TH: I grew up in a musical family. My parents used to sing and play the piano when we got together with friends. My mother used to take my sisters and me to opera and ballet performances. We attended concerts– from classical to jazz to rock. We had a big collection of music at home. I graduated from music school and all my life music has guided me and helped me appreciate every step of my life.
Since childhood I have been drawing and sketching pictures: some were based on my dreams; others sketching portraits of our teachers in class at the back of notebooks… Illustrating books, drawing the portraits of favorite musicians, making posters for friends of rock stars have occupied me since my early days. At the age of 14, I started to take classes at a professional artist’s studio. My first teacher, Robert Khachatryan, helped me prepare a portfolio to be admitted to the Terlemezyan Visual Art College. Since then, my life has changed completely and I feel happy and motivated to learn everything in art and design.
KEGHART: Tell us about your immigration journey to Canada and what it is like to be an Armenian artist in Canada.
TH: I came to Canada in 2003. At the beginning it took me a long time to adapt and find my place as an artist here. I tried to connect with the Armenian community, and I volunteered as a stage set design decorator for Sassoon Dance Ensemble and Opera Belcanto. In the first few years I participated in art shows, studied at the Graphic Design College, and after graduation I worked on freelance projects. Soon after, I became art teacher and taught visual art at different schools in the Greater Toronto Area, from Grade 1 to 12. Even then I continued painting and participating in art shows – solo exhibitions and group shows. One of them was in September 2015 in Arta Gallery dedicated to 100 years of Armenian Genocide.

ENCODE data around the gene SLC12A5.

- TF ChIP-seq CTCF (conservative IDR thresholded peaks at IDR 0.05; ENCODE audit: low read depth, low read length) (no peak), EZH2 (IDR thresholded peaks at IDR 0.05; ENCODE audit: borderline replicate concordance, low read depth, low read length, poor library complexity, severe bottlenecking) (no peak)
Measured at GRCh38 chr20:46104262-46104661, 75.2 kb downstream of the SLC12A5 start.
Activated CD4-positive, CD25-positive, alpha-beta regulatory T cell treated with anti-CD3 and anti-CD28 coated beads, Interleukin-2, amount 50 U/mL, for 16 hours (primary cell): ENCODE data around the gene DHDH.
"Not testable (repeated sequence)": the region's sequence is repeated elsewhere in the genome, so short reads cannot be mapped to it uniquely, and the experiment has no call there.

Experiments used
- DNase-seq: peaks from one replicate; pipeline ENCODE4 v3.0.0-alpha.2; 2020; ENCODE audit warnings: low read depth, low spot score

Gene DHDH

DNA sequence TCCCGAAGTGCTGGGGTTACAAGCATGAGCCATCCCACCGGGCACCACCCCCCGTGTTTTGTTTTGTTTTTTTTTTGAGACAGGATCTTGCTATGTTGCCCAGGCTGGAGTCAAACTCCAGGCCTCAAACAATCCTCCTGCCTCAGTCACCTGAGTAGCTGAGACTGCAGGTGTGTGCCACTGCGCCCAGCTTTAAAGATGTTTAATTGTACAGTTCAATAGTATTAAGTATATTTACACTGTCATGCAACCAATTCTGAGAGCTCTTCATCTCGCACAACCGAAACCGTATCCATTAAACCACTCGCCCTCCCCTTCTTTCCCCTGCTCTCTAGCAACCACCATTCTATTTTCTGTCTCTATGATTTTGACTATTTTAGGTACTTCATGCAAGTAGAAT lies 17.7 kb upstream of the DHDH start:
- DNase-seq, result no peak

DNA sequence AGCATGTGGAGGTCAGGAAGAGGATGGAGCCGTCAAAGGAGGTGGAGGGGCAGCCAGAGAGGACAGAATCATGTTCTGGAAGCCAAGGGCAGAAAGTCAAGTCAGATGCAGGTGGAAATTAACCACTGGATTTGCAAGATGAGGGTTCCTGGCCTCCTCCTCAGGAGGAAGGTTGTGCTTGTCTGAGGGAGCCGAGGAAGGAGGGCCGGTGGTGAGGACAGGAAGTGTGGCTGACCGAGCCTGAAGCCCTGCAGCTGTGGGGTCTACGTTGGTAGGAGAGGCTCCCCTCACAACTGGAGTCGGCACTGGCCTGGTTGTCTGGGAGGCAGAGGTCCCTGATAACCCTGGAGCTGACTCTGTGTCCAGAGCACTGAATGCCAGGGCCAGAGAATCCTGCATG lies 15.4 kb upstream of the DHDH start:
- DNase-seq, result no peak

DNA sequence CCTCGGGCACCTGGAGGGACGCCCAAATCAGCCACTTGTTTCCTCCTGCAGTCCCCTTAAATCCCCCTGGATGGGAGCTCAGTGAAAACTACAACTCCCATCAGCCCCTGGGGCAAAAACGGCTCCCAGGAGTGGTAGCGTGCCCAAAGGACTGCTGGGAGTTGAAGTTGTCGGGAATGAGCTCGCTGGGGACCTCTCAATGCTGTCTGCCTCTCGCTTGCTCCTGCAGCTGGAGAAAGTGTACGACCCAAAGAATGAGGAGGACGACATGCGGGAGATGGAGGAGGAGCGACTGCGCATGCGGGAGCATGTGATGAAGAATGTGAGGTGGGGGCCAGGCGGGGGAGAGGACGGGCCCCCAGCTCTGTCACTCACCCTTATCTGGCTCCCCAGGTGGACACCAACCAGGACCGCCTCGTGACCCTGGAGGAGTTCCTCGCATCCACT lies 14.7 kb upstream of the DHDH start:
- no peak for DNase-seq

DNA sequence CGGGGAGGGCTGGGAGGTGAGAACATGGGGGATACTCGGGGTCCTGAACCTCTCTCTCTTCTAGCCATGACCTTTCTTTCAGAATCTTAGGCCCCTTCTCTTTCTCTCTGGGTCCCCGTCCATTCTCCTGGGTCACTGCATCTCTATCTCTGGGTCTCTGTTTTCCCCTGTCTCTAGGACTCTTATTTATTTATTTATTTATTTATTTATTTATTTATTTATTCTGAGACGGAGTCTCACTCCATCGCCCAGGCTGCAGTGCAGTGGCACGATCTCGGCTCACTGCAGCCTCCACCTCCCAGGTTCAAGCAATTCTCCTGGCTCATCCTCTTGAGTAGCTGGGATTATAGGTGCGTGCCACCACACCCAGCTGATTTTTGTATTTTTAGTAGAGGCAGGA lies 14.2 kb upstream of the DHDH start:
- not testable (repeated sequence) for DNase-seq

KEGHART: Your art often revolves around music. You have frequently painted during musical performances. Please tell us how such a unique concept was realised and about the concerts where you have performed.
TH: Studying music for seven years in Sayat Nova school helped me make parallels in visual art compositions and find lots of similarities in compositions. Kandinsky wrote that his synesthesia allowed him to see colors when he heard music and to hear music when he painted. In my mind music and colors bound together. I felt a strong connection between visual art and music, colors and notes, accords and shapes, composition, and rhythm. During classical or jazz concerts, I would bring my sketchbooks and draw what came to mind with every composition played on stage. The whole composition is thought to correspond with song, with dissonant colors and harmonious shades to represent the same idea in music.